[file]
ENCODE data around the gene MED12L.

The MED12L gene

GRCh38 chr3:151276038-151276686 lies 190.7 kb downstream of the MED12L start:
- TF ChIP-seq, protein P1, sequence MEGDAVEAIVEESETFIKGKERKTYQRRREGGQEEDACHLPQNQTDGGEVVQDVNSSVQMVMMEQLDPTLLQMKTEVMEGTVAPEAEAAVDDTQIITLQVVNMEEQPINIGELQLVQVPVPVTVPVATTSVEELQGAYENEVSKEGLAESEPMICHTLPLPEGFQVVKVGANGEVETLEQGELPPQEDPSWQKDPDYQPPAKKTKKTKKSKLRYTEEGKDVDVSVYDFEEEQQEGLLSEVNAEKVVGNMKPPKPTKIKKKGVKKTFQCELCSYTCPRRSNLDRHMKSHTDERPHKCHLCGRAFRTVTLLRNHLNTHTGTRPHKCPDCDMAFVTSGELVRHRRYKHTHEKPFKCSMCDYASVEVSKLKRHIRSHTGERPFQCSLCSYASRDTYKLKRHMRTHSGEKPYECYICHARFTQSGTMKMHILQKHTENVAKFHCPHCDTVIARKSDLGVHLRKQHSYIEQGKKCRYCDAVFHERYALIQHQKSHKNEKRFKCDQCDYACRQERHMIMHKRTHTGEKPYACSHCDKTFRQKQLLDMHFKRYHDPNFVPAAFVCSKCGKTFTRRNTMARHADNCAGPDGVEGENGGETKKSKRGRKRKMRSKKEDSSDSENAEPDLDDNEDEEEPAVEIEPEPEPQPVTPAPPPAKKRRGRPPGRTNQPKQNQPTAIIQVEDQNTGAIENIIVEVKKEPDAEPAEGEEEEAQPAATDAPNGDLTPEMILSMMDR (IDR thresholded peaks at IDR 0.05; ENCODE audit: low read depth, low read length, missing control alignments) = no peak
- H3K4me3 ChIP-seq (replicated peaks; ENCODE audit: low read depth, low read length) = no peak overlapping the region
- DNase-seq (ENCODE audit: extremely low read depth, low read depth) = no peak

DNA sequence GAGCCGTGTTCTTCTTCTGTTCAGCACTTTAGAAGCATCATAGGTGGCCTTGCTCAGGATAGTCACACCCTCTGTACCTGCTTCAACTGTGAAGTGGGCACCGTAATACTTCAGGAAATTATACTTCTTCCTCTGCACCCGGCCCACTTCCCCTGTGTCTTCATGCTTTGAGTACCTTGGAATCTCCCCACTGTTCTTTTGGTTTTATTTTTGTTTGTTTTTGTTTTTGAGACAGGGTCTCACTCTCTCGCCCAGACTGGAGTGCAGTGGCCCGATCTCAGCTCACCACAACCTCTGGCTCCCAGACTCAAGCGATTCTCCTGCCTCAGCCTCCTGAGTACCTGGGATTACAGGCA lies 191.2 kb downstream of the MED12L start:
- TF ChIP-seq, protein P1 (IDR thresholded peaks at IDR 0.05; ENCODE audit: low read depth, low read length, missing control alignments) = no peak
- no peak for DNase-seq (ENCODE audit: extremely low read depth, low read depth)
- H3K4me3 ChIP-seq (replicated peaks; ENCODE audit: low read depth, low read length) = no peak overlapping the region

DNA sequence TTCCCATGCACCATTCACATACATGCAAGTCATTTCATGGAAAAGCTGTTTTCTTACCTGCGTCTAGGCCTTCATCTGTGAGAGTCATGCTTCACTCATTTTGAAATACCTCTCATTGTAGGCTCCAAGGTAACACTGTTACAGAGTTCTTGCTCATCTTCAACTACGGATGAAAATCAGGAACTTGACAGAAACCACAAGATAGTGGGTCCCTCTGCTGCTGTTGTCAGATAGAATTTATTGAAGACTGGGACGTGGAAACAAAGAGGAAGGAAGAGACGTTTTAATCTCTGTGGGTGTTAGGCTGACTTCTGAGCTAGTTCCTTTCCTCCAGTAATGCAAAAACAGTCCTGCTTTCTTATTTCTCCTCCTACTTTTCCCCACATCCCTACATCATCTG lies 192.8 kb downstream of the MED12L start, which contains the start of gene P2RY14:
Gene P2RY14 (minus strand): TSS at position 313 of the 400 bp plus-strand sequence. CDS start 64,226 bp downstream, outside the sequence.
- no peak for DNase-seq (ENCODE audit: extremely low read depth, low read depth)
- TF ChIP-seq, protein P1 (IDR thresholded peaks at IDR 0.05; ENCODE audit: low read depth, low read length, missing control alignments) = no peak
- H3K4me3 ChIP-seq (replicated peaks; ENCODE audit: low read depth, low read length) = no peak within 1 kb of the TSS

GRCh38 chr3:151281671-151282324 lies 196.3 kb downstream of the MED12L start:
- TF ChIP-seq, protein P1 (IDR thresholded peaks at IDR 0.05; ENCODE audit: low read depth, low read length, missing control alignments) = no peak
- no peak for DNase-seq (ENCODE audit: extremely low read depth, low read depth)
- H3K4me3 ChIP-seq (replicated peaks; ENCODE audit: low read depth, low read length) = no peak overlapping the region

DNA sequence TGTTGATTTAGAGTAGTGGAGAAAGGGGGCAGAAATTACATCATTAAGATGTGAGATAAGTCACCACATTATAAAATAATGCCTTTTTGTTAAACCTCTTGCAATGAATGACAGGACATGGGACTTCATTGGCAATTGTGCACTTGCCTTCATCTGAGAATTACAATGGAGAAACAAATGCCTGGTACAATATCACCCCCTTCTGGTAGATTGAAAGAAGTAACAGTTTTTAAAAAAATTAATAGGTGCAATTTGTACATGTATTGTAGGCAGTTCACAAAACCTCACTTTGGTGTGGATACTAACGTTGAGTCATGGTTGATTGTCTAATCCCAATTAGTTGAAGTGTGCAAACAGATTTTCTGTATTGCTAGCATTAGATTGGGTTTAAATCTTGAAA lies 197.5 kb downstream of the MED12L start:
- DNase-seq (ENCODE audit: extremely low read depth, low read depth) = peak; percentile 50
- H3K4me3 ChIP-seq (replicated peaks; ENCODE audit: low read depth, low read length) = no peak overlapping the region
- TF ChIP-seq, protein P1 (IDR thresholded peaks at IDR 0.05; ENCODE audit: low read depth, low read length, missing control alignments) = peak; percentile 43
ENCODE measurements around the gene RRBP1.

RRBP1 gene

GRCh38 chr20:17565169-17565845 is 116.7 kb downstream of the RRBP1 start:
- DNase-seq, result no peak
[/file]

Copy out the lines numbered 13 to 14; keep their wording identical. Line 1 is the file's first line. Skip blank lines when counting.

- no peak for DNase-seq (ENCODE audit: extremely low read depth, low read depth)
- TF ChIP-seq, protein P1 (IDR thresholded peaks at IDR 0.05; ENCODE audit: low read depth, low read length, missing control alignments) = no peak